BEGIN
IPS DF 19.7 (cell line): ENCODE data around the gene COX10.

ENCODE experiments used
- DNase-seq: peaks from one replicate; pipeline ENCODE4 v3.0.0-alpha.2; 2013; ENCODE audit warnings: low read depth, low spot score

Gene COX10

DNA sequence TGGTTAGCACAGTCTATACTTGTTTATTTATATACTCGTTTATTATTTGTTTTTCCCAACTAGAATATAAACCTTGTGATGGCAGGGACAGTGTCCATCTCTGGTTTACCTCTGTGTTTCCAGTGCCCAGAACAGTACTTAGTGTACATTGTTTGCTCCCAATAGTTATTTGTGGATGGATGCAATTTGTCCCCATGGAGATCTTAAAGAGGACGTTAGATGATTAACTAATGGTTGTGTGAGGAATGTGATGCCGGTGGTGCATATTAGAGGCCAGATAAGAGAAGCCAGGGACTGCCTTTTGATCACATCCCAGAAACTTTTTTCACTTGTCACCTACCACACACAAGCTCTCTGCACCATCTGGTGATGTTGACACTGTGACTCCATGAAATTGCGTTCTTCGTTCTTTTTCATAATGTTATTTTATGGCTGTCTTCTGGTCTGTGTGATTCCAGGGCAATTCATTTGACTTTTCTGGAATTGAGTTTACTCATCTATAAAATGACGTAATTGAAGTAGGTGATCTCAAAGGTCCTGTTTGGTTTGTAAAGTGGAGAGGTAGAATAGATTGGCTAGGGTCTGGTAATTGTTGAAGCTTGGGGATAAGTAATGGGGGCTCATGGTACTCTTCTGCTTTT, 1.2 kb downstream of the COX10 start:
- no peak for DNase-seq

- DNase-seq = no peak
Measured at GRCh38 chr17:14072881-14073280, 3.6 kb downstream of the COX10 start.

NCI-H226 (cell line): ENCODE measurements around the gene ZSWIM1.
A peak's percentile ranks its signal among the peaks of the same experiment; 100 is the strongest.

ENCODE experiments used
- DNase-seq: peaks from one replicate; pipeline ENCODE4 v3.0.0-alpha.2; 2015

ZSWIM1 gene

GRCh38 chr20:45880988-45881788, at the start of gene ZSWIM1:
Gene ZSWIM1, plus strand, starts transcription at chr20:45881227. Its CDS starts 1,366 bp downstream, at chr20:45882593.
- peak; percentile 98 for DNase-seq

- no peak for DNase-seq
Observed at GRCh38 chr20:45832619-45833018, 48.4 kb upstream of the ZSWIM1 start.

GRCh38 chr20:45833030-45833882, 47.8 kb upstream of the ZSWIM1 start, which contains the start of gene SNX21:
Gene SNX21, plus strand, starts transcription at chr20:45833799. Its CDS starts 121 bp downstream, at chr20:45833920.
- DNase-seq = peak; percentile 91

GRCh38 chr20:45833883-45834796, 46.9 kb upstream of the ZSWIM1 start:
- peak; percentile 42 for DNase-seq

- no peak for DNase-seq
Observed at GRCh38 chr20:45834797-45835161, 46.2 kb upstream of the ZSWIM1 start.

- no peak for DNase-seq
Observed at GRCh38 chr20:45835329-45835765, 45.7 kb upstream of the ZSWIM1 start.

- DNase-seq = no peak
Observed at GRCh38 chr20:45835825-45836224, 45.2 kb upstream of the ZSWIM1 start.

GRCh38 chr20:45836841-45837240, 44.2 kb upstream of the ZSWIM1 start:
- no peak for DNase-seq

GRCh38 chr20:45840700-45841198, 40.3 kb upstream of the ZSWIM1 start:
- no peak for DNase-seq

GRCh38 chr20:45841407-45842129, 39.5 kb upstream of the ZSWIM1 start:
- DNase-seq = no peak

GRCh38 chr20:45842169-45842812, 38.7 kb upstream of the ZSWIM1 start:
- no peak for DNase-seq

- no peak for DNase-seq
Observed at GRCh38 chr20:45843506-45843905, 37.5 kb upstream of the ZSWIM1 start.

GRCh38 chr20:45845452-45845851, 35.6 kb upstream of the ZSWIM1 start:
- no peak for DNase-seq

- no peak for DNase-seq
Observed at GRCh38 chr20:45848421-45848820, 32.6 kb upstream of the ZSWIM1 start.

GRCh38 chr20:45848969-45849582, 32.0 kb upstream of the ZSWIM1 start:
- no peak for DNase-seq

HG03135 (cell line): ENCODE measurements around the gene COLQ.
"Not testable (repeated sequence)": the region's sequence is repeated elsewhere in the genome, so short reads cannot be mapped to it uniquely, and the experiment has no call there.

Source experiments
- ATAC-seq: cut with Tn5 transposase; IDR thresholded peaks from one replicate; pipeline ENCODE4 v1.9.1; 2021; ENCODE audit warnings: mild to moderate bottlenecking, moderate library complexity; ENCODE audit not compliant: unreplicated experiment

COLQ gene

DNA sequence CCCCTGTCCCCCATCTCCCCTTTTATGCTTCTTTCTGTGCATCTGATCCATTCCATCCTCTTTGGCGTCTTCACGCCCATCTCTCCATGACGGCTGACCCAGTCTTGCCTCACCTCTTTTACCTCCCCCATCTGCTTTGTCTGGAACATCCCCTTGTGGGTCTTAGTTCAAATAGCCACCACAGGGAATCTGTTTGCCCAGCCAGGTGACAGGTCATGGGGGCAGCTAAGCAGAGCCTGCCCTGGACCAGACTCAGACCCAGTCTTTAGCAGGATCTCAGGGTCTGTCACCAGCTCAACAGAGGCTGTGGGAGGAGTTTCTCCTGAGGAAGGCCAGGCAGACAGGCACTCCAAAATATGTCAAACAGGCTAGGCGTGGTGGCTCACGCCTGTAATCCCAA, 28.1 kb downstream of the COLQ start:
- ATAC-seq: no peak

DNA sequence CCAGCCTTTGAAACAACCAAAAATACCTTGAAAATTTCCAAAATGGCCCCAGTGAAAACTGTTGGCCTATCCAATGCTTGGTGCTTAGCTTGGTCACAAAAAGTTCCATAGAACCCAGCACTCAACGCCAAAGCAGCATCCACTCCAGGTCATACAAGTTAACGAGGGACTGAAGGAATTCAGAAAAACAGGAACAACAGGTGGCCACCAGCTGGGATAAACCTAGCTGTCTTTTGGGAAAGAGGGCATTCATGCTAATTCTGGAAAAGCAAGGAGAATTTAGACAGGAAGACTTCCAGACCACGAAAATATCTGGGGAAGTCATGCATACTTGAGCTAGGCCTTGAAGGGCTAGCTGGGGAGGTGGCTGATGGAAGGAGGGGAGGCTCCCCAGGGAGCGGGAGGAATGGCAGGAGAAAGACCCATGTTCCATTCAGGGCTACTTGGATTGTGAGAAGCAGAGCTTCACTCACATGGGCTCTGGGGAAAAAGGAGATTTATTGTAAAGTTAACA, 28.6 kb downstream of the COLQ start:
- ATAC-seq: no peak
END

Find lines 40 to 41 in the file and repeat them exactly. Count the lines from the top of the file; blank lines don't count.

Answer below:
GRCh38 chr20:45845452-45845851, 35.6 kb upstream of the ZSWIM1 start:
- no peak for DNase-seq